Debugging Kubernetes Network Traffic
Before the dawn of containerization, it was relatively easy to debug the network traffic of an application running on a regular server. One can easily run an instance of Wireshark to capture network packets or execute tcpdump utility (a command-line packet analyzer) on a server. The PCAP file generated by tcpdump can later be analyzed with Wireshark.
In today’s containerized world, capturing an application’s network traffic in a Kubernetes(k8s) environment is not an easy task as a pod may not readily accessible. Besides, a well-designed container has a minimal set of libraries and tools required to run an application. A utility such as tcpdump may not be part of a container’s toolset. This types of limitations make it difficult to analyze the traffic patterns of a kuberized application.
Setting Up A Sidecar
In k8s, a pod may contain one or more containers that are located on the same host and share a network stack. This means that containers sharing the same pod can communicate with each other on the localhost. The challenges posed by a normal k8s container can be overcome by introducing a new sidecar container. A sidecar container, which has the tcpdump utility in its toolset, can now capture the network traffic of an affected container and the k8s pod.
As shown in Figure 1, the affected application pod will now have three containers (application container and tcpdump) including a pause container after the introduction of the new sidecar. A pause container provides a virtual network interface which lets k8s containers communicate with the outside world.
Here are the changes made to my application’s k8s deployment descriptor after adding the new tcpdump sidecar container,
apiVersion: apps/v1 kind: Deployment metadata: labels: app: myexample-app name: myexample namespace: my-namespace spec: selector: matchLabels: app: myexample-app replicas: 1 template: metadata: labels: app: myexample-app spec: containers: image: myexample:1.0.0 imagePullPolicy: Always name: myexample-app ports: - containerPort: 8080 protocol: TCP readinessProbe: failureThreshold: 3 httpGet: path: /health port: 8080 scheme: HTTP resources: limits: memory: 8Gi requests: memory: 4Gi volumeMounts: - mountPath: /usr/local/myexample/config/application.yml name: registration-config readOnly: true subPath: application.yml - name: tcpdump image: corfr/tcpdump imagePullPolicy: Always command: - /bin/sleep - infinity volumes: - name: myexample-config configMap: name: myexample-config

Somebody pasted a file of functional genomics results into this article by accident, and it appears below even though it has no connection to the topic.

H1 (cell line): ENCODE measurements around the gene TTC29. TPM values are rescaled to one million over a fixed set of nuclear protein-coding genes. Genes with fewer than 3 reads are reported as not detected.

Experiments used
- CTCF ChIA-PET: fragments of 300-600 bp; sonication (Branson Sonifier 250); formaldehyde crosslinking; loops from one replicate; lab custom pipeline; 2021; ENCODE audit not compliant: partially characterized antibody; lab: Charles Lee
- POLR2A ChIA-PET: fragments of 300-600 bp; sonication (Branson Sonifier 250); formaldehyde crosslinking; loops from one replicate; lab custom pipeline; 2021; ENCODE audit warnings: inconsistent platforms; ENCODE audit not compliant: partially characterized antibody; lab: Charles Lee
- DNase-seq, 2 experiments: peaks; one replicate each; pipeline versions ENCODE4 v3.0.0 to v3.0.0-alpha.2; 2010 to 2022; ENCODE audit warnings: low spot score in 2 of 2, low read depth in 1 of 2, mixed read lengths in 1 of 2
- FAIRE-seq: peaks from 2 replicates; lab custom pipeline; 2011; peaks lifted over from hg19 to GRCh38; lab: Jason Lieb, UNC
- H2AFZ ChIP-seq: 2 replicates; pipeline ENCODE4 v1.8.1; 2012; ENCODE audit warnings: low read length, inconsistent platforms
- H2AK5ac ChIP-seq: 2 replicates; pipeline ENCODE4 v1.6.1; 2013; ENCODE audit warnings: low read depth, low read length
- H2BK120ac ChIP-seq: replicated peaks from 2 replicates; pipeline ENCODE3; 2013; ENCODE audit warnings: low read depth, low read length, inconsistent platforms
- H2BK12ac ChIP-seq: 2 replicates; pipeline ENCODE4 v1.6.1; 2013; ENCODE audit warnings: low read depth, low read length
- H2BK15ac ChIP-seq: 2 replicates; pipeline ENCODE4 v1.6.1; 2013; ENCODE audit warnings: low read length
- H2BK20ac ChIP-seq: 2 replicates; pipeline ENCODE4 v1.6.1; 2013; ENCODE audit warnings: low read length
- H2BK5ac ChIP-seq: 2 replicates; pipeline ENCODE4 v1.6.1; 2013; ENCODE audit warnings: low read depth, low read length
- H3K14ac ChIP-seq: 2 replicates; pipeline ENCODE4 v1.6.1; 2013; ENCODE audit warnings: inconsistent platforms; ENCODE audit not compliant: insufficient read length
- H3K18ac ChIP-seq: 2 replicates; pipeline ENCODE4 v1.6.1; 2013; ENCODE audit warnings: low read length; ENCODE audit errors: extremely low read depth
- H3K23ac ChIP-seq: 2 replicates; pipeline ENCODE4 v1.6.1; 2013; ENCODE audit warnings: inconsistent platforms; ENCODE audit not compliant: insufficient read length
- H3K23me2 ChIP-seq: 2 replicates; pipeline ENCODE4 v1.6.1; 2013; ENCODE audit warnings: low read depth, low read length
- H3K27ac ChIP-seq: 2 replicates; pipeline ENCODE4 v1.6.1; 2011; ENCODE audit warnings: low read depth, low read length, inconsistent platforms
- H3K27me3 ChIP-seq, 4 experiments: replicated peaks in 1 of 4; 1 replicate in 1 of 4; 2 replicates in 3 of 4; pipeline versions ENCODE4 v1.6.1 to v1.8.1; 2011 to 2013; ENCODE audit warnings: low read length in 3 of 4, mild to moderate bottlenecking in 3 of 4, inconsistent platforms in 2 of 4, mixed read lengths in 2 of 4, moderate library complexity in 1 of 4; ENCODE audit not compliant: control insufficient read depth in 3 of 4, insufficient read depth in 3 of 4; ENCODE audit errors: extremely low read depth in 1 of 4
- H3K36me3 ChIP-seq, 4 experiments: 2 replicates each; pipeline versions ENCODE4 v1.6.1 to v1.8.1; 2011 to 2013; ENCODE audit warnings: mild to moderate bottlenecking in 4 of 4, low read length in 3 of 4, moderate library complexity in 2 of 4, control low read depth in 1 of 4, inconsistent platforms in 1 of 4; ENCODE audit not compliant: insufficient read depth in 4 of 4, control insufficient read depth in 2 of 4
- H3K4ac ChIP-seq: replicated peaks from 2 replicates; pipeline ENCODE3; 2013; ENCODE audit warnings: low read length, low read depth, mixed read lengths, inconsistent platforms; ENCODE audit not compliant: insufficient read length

Steps to Capture Network Traffic
- To view all the pods in my-namespace namespace of a k8s cluster, execute the kubectl get command.
kubectl get pods --context=my-cluster -n my-namespace
It should list all the pods,
NAME READY STATUS RESTARTS AGE myexample2-868c7fbd95-9ltvc 2/2 Running 0 37d myexample2-868c7fbd95-bv8zj 2/2 Running 0 37d myexample-65c55dcfd6-vj4db 2/2 Running 0 1h
- Run a shell in the tcpdump container of the affected application pod by executing the kubectl exec command. Make sure the pod matches the application you’re trying to debug.
kubectl exec -ti myexample-65c55dcfd6-vj4db -c tcpdump --context=my-cluster -n my-namespace /bin/sh
- Once you’re in the tcpdump shell, start capturing the network traffic by executing the following command,
tcpdump -s 0 -n -w /tmp/myexample-k8s.pcap
Exercise the application you’re trying to debug by calling its endpoints or other ways.
Once you’re finished capturing data, exit the tcpdump process by executing Ctrl+C in the shell.
Copy the newly created PCAP file to your local computer by executing the kubectl cp command.
kubectl cp myexample-65c55dcfd6-vj4db:tmp/myexample-k8s.pcap myexample-k8s.pcap -c tcpdump --context=my-cluster -n my-namespace
- Next, analyze the network traffic by opening the newly copied PCAP file with Wireshark.
A sidecar container, such as tcpdump in this example, provides an alternative approach to debugging a k8s container layer. Generating a PCAP file is just the beginning. A k8s network layer is way to complicated to be solved by just one PCAP file. I’ll keep you folks posted as I begin my journey in debugging k8s network performance issue that I’m currently facing.